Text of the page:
I felt it was only appropriate to reflect on Grandma Keller’s column titled “Brand New Year” with 2021 beginning to peak on the horizon. Her words are comforting, like a hot cup of coffee on a cold winter day, but for the mind that is. In her end of year column, she gave some very sound advice that I certainly needed before starting a new chapter of a new year, and I hope you will too.
Her first piece of advice for a new year is to take inventory. Take a count of not just what you own, but who you are. Grandma Keller asked questions that are the equivalent of holding a mirror to oneself. “Are there things you would really like to do? Do you have the courage to try something different, make a change if necessary?”, she put it.
Her second piece of advice was be thankful. Count your blessings. If you have little to be thankful for, there are others who have less. If you have more, then you should be thankful and know you have more responsibilities than some.
Her third piece of advice was about setting resolutions. If you set them and they are worth keeping you will succeed, but if you fail, you are “no worse off having tried.” I have (very cheekily) used the analogy of ‘one can shoot for the moon and be okay if you land among the stars’ in interviews before. As I get older, I realize how true that is. Like grandma Keller was saying, why not try to set some lofty resolutions. If you succeed, phenomenal! If you fail and tried your best, look around, maybe you’re among the stars instead of on the moon.
The most striking part of the column that was written much before I was ever even a thought was her wish for the coming year. More tolerance, acceptance, love and understanding. Less criticism, grumbling, prejudice and narrowmindedness. She writes that she hoped that greed and selfishness would vanish from the earth. We would take more time to enjoy what we have and appreciate just living.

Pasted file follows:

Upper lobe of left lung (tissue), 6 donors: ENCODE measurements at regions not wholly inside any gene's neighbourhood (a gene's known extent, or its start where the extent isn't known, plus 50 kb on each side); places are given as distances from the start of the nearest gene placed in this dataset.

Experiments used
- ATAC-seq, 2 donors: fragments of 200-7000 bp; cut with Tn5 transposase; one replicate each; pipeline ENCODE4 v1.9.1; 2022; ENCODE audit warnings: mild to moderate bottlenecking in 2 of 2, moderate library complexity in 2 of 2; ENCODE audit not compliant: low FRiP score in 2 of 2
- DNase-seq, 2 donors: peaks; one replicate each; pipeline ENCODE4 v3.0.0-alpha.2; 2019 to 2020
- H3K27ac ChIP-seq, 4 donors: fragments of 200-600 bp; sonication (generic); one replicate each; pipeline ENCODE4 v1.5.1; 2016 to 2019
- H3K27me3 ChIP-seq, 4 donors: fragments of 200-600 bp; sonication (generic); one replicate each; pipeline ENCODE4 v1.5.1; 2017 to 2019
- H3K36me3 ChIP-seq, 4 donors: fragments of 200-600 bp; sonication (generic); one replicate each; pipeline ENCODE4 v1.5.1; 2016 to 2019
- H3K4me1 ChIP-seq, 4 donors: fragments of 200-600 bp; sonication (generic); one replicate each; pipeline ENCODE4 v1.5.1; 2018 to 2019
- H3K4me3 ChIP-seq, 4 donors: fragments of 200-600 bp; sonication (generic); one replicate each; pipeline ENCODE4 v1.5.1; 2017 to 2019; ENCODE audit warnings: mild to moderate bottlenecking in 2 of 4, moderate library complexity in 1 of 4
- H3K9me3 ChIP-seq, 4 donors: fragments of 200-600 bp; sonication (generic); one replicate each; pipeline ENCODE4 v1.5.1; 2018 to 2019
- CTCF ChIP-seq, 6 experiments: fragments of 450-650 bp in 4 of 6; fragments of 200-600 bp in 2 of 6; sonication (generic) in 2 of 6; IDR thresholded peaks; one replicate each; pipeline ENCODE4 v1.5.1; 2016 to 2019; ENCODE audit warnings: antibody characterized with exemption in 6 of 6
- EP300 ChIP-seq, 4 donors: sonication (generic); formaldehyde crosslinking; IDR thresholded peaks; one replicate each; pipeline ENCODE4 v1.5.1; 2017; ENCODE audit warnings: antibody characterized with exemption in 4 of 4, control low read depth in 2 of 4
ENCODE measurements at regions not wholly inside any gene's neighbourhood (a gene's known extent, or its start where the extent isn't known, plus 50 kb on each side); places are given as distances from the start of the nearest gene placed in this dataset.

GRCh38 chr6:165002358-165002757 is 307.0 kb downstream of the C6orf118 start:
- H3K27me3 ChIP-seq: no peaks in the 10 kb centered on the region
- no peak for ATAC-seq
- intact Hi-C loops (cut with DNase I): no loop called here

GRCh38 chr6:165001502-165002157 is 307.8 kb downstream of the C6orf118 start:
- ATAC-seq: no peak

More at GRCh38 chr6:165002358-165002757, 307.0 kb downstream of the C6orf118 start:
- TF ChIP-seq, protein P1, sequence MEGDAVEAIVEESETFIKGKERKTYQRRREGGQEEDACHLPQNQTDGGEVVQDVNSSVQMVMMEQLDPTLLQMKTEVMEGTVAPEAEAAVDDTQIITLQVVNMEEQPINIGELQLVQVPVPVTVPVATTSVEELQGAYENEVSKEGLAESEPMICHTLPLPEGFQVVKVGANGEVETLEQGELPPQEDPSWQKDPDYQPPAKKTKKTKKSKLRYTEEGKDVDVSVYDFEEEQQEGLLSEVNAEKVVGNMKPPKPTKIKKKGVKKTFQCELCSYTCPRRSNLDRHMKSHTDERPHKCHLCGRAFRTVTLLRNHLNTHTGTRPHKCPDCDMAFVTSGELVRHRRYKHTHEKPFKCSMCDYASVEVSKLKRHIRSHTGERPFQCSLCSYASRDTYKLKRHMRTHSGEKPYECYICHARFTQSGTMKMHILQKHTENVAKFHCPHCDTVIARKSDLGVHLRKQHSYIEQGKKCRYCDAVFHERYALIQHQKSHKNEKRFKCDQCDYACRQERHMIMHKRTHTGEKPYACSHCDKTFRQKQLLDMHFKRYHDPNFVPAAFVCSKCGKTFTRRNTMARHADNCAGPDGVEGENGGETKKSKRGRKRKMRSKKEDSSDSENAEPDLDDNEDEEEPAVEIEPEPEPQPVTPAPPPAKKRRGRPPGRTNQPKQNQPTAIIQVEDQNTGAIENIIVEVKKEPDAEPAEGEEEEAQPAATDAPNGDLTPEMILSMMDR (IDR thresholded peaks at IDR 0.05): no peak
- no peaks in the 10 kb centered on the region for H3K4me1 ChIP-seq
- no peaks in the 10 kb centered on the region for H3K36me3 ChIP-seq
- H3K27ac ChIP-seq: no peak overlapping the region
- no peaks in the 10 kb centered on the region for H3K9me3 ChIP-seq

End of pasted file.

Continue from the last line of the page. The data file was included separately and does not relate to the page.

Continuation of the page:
In the new year, soak up that sunset for an extra minute. Make your favorite meal for yourself. Appreciate how it smells after a March rain. Laugh with those around you a little harder. Forgive more people than you did this year. Celebrate the little milestones.
In the speech I gave at my high school graduation commencement ceremony I shared a poem by Mary Schmich called “Wear Sunscreen”. My favorite lines from this advice giving poem include “Do one thing every day that scares you” “Dance, even if you have nowhere to do it but your living room” “Read the directions even if you don’t follow them” and “Live in New York City once, but leave before it makes you hard. Live in Northern California once, but leave before it makes you soft. Travel.”
The poem begins and ends with the reminder to wear sunscreen, and with the bright future that Grandma Keller has envisioned for us, we are all going to need some. And if you find yourself on the moon or among the stars, you will certainly need some SPF protection.
May your new year feel like your favorite soundtrack sounds, taste like your favorite meal, smell like your favorite candle burning, feel like your favorite blanket and look like the most glorious sunrise your eyes have ever witnessed.
There is something special about drawing on wisdom of the past to help kindle the hope and excitement of the future. As you sit at the metaphoric typewriter with your blank page that is 2021, I hope this outlook from the pages of my great grandma bring you inspiration to take on the new year with the same vigor and open-mindedness as she did.
And most importantly, don’t forget the sunscreen.